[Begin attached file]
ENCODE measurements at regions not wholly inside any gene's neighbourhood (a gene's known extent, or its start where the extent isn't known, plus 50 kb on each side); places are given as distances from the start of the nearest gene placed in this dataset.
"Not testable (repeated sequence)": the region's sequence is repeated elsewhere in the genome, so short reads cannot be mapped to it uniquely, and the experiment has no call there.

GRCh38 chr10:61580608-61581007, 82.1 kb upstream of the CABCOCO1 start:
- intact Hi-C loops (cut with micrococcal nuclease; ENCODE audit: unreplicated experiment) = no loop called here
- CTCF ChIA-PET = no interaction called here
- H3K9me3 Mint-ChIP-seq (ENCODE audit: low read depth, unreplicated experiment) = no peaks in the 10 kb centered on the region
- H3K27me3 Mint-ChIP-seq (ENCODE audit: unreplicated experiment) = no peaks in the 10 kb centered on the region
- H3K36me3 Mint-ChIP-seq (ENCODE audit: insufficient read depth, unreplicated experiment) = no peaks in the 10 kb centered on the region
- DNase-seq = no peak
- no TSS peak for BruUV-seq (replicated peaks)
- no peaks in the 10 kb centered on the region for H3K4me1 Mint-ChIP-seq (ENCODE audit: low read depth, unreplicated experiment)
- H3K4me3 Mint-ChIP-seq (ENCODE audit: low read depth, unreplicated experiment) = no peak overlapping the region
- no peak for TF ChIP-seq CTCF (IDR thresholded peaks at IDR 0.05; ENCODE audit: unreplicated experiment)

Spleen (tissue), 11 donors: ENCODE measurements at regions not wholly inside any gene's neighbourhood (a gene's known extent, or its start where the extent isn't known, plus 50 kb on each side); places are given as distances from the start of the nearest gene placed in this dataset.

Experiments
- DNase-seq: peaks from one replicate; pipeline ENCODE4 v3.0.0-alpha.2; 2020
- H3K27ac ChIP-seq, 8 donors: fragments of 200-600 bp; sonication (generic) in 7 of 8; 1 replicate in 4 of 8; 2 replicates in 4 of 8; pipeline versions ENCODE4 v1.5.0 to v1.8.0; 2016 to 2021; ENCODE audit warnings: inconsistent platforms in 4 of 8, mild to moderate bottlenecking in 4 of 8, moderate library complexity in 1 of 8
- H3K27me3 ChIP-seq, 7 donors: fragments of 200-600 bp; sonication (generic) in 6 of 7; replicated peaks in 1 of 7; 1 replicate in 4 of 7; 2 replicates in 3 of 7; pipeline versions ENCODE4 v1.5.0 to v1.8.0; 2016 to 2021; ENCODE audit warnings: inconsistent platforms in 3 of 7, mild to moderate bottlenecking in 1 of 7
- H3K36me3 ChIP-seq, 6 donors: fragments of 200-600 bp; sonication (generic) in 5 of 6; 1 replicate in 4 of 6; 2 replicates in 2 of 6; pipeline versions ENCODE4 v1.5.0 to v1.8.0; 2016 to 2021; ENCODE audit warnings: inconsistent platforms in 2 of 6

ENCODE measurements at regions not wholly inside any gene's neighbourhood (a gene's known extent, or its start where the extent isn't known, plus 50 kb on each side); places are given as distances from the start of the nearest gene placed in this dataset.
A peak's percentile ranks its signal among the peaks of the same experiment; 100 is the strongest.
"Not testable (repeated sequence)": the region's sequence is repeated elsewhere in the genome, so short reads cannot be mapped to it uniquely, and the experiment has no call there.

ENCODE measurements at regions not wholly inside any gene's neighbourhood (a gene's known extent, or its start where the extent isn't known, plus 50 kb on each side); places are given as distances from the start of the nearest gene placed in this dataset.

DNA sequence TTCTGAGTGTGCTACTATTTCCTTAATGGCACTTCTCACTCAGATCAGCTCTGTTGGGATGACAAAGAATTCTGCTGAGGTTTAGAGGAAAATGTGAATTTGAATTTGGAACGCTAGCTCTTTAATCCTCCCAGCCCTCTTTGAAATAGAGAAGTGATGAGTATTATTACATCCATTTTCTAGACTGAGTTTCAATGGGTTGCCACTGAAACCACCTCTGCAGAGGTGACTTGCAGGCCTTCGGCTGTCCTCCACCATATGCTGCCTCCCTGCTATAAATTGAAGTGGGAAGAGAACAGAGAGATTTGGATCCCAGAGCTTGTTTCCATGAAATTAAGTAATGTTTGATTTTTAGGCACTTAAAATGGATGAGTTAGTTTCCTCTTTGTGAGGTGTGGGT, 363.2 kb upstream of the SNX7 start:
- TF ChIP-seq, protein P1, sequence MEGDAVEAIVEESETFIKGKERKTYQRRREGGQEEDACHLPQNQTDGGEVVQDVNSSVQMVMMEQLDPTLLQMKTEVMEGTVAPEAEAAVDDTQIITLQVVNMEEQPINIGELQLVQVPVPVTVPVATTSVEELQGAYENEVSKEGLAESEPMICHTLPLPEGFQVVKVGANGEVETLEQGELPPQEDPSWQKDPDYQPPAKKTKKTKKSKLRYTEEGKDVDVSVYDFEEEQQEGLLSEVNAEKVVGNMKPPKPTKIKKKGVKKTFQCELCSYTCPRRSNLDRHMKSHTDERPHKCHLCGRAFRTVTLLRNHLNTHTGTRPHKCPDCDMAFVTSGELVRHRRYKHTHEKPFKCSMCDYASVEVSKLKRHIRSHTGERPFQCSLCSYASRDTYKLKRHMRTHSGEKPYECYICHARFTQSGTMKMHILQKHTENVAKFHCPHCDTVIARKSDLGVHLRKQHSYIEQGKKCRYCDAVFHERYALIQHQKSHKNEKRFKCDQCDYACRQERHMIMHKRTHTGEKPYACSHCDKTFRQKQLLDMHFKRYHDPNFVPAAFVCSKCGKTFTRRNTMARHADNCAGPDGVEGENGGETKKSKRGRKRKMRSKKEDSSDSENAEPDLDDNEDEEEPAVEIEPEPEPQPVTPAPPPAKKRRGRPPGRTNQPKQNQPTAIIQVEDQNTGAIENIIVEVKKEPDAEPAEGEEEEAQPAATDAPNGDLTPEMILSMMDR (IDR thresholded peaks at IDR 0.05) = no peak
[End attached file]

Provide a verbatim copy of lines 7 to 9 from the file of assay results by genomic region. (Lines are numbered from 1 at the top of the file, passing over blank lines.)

- H3K27me3 Mint-ChIP-seq (ENCODE audit: unreplicated experiment) = no peaks in the 10 kb centered on the region
- H3K36me3 Mint-ChIP-seq (ENCODE audit: insufficient read depth, unreplicated experiment) = no peaks in the 10 kb centered on the region
- DNase-seq = no peak